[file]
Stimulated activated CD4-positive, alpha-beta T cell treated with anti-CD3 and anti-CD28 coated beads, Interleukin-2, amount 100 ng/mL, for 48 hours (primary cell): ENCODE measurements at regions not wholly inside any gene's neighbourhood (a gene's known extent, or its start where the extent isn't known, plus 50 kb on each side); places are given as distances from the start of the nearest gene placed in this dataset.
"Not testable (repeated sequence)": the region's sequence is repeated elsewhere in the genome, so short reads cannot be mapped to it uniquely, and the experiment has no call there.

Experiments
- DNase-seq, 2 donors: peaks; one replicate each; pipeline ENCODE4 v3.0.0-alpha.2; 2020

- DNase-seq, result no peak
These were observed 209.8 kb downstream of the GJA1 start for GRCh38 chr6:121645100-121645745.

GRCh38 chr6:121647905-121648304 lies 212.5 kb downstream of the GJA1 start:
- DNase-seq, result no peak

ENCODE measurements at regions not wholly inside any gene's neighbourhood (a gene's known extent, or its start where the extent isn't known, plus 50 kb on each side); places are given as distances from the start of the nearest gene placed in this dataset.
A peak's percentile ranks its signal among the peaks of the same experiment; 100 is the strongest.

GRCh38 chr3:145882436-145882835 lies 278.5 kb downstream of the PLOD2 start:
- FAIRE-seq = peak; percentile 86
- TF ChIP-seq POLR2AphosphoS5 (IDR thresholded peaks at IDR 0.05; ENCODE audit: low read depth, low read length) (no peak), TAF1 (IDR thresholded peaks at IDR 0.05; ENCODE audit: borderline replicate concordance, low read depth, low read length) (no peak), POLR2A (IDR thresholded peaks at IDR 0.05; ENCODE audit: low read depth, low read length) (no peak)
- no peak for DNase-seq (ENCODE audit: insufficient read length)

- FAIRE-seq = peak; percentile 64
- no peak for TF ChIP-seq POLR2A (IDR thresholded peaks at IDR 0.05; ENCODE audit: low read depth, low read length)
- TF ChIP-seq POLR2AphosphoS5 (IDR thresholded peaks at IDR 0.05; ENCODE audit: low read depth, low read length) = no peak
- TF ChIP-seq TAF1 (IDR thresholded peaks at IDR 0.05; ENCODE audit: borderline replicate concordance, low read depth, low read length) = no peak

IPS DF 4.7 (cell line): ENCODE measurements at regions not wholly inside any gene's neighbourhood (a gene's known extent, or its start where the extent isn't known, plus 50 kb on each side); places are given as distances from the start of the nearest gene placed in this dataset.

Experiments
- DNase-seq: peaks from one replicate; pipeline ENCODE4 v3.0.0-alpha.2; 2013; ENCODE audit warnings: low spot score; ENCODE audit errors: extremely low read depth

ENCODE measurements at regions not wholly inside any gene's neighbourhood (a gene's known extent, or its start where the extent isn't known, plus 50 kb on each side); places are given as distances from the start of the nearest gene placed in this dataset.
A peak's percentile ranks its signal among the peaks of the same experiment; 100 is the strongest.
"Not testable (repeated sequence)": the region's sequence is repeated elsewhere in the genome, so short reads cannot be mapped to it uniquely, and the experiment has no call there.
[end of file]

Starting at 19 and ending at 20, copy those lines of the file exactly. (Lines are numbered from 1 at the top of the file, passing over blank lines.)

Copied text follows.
IPS DF 4.7 (cell line): ENCODE measurements at regions not wholly inside any gene's neighbourhood (a gene's known extent, or its start where the extent isn't known, plus 50 kb on each side); places are given as distances from the start of the nearest gene placed in this dataset.

Experiments